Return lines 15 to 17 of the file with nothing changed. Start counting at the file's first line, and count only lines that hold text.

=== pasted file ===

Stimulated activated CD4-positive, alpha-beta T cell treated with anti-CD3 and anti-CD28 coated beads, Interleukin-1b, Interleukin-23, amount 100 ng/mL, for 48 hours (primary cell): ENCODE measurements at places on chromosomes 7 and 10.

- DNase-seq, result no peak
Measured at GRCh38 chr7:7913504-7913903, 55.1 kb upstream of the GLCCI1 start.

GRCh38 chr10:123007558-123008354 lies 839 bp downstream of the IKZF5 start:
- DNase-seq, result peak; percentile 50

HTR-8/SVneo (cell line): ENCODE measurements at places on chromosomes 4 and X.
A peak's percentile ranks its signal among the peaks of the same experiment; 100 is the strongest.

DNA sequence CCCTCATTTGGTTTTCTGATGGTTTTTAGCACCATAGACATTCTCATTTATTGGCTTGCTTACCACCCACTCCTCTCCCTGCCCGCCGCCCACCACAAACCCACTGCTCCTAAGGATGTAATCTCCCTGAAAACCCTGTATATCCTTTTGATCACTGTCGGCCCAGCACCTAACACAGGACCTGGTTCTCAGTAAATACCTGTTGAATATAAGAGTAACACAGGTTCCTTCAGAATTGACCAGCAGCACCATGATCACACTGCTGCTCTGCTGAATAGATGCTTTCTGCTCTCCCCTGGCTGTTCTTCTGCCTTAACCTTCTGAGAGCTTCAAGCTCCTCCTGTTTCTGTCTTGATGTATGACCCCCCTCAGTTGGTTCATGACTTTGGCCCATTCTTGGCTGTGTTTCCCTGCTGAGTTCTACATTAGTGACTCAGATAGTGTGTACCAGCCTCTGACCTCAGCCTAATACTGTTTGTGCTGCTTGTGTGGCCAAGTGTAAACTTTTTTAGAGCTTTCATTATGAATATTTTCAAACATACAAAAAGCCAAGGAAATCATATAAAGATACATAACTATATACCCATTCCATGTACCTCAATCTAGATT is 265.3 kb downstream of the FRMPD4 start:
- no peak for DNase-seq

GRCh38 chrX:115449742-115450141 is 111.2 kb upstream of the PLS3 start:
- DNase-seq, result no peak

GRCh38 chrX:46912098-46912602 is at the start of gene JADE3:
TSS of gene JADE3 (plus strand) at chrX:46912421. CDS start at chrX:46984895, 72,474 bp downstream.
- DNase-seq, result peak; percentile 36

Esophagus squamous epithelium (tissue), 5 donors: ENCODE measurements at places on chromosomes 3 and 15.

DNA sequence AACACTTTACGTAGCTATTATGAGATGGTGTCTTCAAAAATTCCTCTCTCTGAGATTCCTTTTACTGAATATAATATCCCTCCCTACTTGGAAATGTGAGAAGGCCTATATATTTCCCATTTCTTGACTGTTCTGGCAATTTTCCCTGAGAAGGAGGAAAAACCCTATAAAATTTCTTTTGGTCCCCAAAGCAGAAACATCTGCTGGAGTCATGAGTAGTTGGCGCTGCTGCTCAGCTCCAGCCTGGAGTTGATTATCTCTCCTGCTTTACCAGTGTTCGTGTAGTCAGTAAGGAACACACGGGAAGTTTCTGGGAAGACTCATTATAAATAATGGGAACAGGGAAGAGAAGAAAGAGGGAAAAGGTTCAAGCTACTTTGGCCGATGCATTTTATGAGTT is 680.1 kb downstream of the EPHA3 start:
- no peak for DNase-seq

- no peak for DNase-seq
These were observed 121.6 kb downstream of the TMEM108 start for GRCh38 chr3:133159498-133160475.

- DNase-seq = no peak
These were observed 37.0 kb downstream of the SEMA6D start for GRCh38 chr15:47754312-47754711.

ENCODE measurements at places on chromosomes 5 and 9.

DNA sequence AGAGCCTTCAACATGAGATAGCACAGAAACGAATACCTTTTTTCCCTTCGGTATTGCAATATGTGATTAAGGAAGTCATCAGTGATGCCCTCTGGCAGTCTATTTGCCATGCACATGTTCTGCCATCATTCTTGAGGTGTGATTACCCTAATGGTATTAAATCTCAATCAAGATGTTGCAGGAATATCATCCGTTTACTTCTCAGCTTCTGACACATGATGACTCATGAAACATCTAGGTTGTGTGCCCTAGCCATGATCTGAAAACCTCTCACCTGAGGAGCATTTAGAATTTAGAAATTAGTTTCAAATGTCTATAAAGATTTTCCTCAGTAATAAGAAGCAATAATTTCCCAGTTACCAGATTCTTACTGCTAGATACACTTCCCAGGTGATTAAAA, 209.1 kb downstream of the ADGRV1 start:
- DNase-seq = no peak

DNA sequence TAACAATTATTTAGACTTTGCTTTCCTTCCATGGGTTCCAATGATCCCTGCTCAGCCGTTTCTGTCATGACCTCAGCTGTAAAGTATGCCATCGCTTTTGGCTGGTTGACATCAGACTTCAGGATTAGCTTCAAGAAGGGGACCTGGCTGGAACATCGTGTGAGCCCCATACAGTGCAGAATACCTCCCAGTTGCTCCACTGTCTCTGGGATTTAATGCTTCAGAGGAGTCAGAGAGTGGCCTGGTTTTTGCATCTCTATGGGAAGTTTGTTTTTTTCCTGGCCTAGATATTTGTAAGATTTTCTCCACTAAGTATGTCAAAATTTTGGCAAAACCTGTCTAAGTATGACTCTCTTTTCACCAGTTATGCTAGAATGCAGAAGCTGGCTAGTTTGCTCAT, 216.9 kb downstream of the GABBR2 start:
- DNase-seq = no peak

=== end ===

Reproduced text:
Esophagus squamous epithelium (tissue), 5 donors: ENCODE measurements at places on chromosomes 3 and 15.

DNA sequence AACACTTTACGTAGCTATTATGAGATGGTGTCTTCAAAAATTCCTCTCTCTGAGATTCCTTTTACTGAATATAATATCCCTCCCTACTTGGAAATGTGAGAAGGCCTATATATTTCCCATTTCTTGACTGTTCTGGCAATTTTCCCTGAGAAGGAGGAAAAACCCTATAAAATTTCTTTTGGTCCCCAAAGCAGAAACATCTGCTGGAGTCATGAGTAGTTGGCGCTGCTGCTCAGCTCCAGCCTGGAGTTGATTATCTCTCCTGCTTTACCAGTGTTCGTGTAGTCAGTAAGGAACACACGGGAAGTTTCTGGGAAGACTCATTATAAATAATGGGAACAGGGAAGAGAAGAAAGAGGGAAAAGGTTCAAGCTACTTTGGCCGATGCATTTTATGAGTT is 680.1 kb downstream of the EPHA3 start:
- no peak for DNase-seq